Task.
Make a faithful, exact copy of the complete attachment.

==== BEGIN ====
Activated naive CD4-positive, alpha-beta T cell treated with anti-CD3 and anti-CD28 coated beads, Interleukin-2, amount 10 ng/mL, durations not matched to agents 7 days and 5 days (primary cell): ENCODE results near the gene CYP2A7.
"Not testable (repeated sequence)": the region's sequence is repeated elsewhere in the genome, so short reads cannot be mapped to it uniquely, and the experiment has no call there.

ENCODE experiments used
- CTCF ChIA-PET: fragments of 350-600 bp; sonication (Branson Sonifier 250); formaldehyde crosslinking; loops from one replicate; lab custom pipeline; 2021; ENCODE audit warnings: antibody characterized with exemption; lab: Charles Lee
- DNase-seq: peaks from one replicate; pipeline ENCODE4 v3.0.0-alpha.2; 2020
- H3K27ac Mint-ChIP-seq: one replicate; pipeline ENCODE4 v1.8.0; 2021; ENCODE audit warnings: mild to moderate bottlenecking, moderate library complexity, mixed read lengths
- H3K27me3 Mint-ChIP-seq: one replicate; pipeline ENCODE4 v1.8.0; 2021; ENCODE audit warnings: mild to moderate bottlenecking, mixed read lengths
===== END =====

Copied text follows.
Activated naive CD4-positive, alpha-beta T cell treated with anti-CD3 and anti-CD28 coated beads, Interleukin-2, amount 10 ng/mL, durations not matched to agents 7 days and 5 days (primary cell): ENCODE results near the gene CYP2A7.
"Not testable (repeated sequence)": the region's sequence is repeated elsewhere in the genome, so short reads cannot be mapped to it uniquely, and the experiment has no call there.

ENCODE experiments used
- CTCF ChIA-PET: fragments of 350-600 bp; sonication (Branson Sonifier 250); formaldehyde crosslinking; loops from one replicate; lab custom pipeline; 2021; ENCODE audit warnings: antibody characterized with exemption; lab: Charles Lee
- DNase-seq: peaks from one replicate; pipeline ENCODE4 v3.0.0-alpha.2; 2020
- H3K27ac Mint-ChIP-seq: one replicate; pipeline ENCODE4 v1.8.0; 2021; ENCODE audit warnings: mild to moderate bottlenecking, moderate library complexity, mixed read lengths
- H3K27me3 Mint-ChIP-seq: one replicate; pipeline ENCODE4 v1.8.0; 2021; ENCODE audit warnings: mild to moderate bottlenecking, mixed read lengths